There’s nothing worse than being a unit owner in a building and seeing someone disregard a rule and seemingly getting away with it—particularly if that person is a member of your homeowners association board. Sadly, this scenario isn't wildly uncommon. Some building and HOA board members believe that they are “above the law” so to speak, and seem to be operating under a different set of rules than the rest of the building. This could be anything from giving themselves preferential treatment for parking spots, flouting pet rules, fast-tracking their own alteration projects or voting on financial matters when they themselves are in arrears.
Denise Lindsey-Becker, CMCA, AMS, PCAM, vice president of business development at Signature Property Group in Englewood Cliffs, has seen her share of board members try to get away with things, but believes that most of the time such breaches are unintentional.
“I have seen cases of board members not following their own bylaws, but usually they are not aware of it until it’s brought to their attention,” says Lindsey-Becker. “If they are not aware of a certain bylaw that they are in violation of, we’ll bring it to their attention and more times than not, they’ll correct themselves. It usually has to do with landscaping, or parking, or a satellite dish. Maybe they’ll have different plants that don’t follow the landscaping guide—it's not usually anything too egregious.”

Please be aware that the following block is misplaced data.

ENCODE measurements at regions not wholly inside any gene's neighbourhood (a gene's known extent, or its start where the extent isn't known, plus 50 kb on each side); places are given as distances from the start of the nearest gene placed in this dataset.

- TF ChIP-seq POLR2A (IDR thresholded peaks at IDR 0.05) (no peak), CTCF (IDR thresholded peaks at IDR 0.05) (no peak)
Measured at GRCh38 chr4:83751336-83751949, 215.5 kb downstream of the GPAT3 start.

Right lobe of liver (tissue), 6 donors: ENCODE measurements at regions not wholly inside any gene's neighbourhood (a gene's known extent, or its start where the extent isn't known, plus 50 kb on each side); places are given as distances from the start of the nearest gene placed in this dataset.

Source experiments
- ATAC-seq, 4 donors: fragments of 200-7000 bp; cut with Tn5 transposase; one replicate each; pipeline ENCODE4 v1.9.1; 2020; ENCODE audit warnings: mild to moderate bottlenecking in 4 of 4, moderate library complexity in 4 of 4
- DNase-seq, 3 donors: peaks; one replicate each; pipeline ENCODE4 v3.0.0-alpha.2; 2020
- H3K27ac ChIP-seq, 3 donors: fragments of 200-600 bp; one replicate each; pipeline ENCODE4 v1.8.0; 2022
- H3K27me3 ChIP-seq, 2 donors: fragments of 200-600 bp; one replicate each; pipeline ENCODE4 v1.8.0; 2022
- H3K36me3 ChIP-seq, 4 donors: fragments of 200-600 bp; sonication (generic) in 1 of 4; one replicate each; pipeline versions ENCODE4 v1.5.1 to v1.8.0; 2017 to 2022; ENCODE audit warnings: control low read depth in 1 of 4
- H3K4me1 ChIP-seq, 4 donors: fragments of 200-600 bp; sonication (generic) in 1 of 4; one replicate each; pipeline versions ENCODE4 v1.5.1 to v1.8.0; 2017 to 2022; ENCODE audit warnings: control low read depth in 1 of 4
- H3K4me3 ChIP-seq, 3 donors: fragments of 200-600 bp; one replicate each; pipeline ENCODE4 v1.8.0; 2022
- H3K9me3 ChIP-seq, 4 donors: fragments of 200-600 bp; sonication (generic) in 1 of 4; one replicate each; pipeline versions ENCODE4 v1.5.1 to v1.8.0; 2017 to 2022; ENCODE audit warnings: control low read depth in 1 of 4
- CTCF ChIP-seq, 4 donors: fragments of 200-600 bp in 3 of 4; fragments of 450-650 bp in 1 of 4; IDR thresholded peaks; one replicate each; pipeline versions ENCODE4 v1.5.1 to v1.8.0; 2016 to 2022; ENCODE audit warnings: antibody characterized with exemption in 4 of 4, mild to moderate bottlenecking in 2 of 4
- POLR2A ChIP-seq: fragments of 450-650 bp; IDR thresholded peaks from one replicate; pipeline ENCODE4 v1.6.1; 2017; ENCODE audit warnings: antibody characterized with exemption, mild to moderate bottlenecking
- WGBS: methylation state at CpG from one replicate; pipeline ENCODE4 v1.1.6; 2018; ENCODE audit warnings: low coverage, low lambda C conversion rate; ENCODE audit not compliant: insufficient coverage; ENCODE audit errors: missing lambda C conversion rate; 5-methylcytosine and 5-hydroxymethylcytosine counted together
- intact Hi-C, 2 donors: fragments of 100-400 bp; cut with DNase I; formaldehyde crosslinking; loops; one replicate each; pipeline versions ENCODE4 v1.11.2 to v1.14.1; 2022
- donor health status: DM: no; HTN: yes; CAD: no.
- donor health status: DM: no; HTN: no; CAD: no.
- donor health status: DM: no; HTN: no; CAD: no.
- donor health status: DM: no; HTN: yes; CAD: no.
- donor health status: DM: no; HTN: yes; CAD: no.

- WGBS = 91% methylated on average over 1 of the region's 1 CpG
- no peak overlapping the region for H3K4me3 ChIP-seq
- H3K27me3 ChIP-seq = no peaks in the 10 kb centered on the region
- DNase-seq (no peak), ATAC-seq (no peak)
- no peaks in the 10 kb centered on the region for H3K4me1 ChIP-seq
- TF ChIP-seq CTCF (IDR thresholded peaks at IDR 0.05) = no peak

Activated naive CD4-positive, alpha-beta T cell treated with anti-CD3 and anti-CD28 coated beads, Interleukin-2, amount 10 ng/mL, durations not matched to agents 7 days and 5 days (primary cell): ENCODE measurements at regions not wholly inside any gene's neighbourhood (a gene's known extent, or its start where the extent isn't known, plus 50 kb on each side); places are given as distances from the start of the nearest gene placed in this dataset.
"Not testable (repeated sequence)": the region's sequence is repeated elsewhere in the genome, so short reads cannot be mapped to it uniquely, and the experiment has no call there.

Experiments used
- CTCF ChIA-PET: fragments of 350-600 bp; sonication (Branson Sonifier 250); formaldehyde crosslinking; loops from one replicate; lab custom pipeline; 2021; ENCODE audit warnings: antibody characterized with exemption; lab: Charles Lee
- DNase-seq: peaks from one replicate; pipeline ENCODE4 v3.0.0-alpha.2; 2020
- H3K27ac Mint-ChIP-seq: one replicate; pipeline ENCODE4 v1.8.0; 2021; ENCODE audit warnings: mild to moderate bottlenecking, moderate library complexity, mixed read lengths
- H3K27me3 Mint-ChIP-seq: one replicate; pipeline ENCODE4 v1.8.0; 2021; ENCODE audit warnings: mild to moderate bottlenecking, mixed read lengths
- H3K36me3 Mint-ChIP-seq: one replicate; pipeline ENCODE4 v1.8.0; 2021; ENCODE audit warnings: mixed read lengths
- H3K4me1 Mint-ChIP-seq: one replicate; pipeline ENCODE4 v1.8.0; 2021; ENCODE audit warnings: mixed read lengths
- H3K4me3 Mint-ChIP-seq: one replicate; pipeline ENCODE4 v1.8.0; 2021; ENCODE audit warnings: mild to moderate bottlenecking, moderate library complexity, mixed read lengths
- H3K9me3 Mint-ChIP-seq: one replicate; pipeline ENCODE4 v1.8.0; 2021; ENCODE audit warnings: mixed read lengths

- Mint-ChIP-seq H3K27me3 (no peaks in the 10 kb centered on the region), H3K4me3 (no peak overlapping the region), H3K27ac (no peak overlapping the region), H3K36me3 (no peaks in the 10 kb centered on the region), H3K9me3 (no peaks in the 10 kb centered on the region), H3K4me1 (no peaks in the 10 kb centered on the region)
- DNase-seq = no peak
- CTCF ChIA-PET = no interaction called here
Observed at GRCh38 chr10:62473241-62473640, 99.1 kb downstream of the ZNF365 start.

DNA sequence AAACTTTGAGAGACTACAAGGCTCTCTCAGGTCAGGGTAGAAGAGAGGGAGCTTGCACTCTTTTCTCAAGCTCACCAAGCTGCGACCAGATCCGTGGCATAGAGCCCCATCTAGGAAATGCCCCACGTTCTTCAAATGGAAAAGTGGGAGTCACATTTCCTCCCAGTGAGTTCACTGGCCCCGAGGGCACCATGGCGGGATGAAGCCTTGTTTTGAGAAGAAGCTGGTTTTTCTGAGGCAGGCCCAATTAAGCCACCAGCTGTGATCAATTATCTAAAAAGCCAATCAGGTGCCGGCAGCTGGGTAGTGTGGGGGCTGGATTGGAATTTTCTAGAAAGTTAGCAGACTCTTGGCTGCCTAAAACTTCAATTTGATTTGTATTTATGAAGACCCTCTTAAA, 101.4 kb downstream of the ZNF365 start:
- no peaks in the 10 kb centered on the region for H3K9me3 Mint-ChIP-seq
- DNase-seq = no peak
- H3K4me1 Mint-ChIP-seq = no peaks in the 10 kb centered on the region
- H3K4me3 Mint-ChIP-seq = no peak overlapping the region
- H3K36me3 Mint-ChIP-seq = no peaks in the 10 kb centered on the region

“I think every manager has probably experienced a situation where the board has not followed the bylaws. Most times it is not a premeditated decision to not follow the bylaws but more of a misunderstanding,” says Paul Santoriello, PCAM, CMCA, AMS, the president of Taylor Management Company in Whippany. “For example, let’s say somebody were to resign from the board. Oftentimes, the board would then name somebody to replace the resigning board member. But the governing documents might say something to the effect of ‘if there’s greater than x amount of time left in the term then there should be an election.’ Governing documents vary from association to association, and can be a bit vague—associations sometimes have a tough time interpreting them.”
Rogue board members are awful for community morale, have a corrosive effect on residents’ confidence in their board, and can cause a myriad of legal problems. In addition, in Florida there’s a law that if a board member is 90 days past due on his or her assessments, they are no longer eligible to serve on a board. Many New York metro area real estate professionals would like to see a similar law enacted in the Garden State.